Presenter: Kondwani Chavula, Save the Children
Background: Malawi introduced Kangaroo Mother Care (KMC) in 1999 as part of its efforts to address newborn morbidity and mortality and has continued to expand KMC services across the country. Yet, data on availability of KMC services and routine service provision are limited.
Methods: We analyzed data from the EmONC survey conducted in September-October 2014, which was a census of all 87 hospitals in Malawi. We used the WHO SARA domains to generate indicators for KMC service readiness (staffing & guidelines, equipment & infrastructure, diagnostics, and medicines & commodities) and added a domain for documentation of KMC services provided. Levels of KMC service delivery were quantified using data extracted from a 12 month register review and calculating a KMC initiation rate for each facility, dividing the reported number of babies initiated on KMC by the number of live births at facility.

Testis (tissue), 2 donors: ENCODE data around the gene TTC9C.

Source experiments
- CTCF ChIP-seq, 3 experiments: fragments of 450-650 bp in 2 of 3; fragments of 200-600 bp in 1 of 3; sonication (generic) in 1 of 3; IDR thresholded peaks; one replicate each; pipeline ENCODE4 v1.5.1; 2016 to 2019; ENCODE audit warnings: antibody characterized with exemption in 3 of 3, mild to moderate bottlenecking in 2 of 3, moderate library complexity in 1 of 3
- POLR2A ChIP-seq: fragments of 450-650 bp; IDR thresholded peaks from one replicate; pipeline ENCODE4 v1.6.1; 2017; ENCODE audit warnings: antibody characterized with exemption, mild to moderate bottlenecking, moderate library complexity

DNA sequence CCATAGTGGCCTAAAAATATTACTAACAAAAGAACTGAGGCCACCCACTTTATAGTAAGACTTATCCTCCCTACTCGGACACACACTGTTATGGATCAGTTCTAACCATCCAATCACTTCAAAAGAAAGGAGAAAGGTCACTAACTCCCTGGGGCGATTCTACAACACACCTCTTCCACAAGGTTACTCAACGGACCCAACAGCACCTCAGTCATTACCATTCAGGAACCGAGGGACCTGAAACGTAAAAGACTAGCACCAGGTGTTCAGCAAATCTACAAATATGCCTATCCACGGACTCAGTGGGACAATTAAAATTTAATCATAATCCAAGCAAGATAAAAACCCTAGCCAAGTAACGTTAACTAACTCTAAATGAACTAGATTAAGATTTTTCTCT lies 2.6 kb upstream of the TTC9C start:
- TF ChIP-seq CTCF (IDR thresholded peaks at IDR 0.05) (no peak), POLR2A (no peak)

Results: 77% of hospitals reported that they provided inpatient KMC services. Among facilities reporting KMC, 75% met the most basic definition of readiness (staff, space for KMC and functional scale), 42% met an expanded definition of readiness (guidelines, staff, space, scale and register in use). Only 60% of hospitals reporting KMC had documentation of providing KMC in the last 12 months and just 23% had a KMC initiation rate of 5 or more per 100 live births. Overall, just 17% of hospitals met the basic readiness criteria and had a KMC initiation rate of 5 or more per 100 live births.
Conclusions: We found large differences between reported levels of KMC services and documented levels of KMC readiness and service provision among hospitals in Malawi. We recommend that facility assessments of services such as KMC include record reviews to better estimate service availability and delivery. Further efforts to strengthen capacity of Malawian hospitals to deliver KMC are needed.